Students who complete the Undergraduate Program in Communication Sciences and Disorders are equipped to pursue graduate study in speech-language pathology, audiology, various education specialties, business, and health care as well as such fields as developmental and cognitive psychology.
Both speech-language pathology and audiology require graduate-level degrees for professional practice. Students who graduate with a Bachelor of Arts degree and prefer not to enter a graduate program often pursue careers in fields that include human services, education, and business. Learn more about Career Opportunities in Communication Sciences and Disorders.
Please follow the links below to obtain details about our Undergraduate Program:
- Entrance Requirements for Undergraduate Students
- General Education Requirements for Current Students
- Requirements for Departmental Majors
- Sample Course Rotation
Opportunities are available for students to study at other institutions while obtaining a degree at the University of Maine. Students are able to attend other American institutions in other countries through Study Abroad. For detailed information about both domestic and international study away, contact the Office of International Programs.
The application process is competitive and applications are reviewed by the CSD Graduate Admissions Committee. The committee selects students whose academic record, communication skills, and overall potential show the most promise for success in our field.
Applicants should apply through the University of Maine Graduate School at 5724 Dunn Hall, 207-581-3291, or online at http://www.umaine.edu/graduate/admissions/application-information. This process requires applicants to submit official scores from the Graduate Records Examination (GRE), three letters of recommendation, an essay, and official transcripts from all colleges and universities attended. The deadline for students to have all materials submitted is January 15th. Students are notified of the CSD Graduate Admissions Committee’s decision in March. All accepted students begin coursework the following fall.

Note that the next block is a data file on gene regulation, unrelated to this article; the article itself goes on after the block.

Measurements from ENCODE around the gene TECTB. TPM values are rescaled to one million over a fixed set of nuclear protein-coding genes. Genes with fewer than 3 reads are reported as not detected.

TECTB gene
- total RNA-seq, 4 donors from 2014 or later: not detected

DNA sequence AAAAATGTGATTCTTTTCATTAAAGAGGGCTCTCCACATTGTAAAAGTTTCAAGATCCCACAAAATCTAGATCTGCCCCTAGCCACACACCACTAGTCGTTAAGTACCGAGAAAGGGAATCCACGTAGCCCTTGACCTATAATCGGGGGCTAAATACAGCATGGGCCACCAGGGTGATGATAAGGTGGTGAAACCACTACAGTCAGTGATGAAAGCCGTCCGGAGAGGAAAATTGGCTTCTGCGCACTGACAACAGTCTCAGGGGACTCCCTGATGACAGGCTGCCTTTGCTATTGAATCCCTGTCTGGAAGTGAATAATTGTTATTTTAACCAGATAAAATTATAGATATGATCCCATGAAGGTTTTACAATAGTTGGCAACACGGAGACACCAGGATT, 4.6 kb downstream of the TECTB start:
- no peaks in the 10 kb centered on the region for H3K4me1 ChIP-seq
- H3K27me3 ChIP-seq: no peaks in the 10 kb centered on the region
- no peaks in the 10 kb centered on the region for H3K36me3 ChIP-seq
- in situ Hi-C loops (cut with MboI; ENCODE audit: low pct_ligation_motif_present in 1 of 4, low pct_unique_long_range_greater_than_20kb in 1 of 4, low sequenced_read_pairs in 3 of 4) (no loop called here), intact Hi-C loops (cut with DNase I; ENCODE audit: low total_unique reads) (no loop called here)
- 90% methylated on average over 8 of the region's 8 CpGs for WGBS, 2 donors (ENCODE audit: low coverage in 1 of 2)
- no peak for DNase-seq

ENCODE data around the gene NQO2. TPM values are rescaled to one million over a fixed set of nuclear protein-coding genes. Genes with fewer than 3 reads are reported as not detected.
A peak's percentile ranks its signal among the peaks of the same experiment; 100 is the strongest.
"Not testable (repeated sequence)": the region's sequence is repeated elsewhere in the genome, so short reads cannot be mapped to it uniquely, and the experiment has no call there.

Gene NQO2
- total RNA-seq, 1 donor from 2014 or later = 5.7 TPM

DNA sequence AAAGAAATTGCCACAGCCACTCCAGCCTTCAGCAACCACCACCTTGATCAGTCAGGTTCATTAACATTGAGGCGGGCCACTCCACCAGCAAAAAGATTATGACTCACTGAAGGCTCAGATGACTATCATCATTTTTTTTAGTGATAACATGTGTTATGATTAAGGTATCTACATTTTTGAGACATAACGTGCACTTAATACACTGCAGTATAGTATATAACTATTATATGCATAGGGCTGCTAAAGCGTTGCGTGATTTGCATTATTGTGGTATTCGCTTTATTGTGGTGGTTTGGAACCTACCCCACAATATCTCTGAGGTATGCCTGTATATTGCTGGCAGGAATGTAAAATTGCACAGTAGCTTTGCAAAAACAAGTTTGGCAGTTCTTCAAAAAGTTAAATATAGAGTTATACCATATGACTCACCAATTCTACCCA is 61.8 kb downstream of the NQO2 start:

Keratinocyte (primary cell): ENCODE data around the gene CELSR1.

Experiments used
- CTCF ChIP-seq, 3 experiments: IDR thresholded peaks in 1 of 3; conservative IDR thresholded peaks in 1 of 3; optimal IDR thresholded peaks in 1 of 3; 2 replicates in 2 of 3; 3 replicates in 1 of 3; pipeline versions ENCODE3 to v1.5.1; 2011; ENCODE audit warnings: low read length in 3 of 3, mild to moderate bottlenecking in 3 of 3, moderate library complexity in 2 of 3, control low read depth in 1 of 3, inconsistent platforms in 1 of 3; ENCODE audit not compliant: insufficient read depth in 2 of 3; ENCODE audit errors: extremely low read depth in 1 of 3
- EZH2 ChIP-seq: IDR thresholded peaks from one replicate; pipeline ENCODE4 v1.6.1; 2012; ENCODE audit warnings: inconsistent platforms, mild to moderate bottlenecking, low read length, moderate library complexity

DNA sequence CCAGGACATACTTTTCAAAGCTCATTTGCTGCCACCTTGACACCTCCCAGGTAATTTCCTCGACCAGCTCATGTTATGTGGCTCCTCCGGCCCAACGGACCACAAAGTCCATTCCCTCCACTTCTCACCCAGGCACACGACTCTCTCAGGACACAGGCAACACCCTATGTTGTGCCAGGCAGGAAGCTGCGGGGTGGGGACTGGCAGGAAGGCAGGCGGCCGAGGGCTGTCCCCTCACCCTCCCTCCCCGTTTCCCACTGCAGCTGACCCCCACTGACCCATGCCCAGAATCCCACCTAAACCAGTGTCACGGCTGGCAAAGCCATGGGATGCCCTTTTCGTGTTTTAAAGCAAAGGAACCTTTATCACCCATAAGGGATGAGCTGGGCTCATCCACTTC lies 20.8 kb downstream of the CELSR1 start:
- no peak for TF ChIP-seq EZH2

The primary objective of the Graduate Program is to prepare students for their first career opportunity as an independent professional in our field. The program extends over a two-year period for regular, full-time students, September entry only. Students have the option of a thesis or non-thesis program. Student research opportunities are available irrespective of thesis option.
Our basic program requirements meet the academic and clinical education standards for Clinical Certification in Speech-Language Pathology by the American Speech-Language-Hearing Association (ASHA). As a matter of policy, we require those admitted to our program to meet those certification standards.
Clinical practicum experiences are provided under the auspices of the Department’s Madelyn E. and Albert D. Conley Speech, Language and Hearing Center, which offers on-campus and outreach services to a broad spectrum of individuals with language, speech, and hearing problems. Outreach placements consist of regular and special schools, hospitals, and other settings. Supervision of practicum is provided by experienced faculty and on-site professionals who maintain a faculty-student ratio that permits considerable individual attention.
Graduates with a Masters of Arts Degree in Communication Sciences and Disorders find positions as speech-language pathologists in schools, hospitals, and other service areas as well as in private practice. Positions are readily available in Maine, most other states, and the Canadian provinces, especially the Maritimes.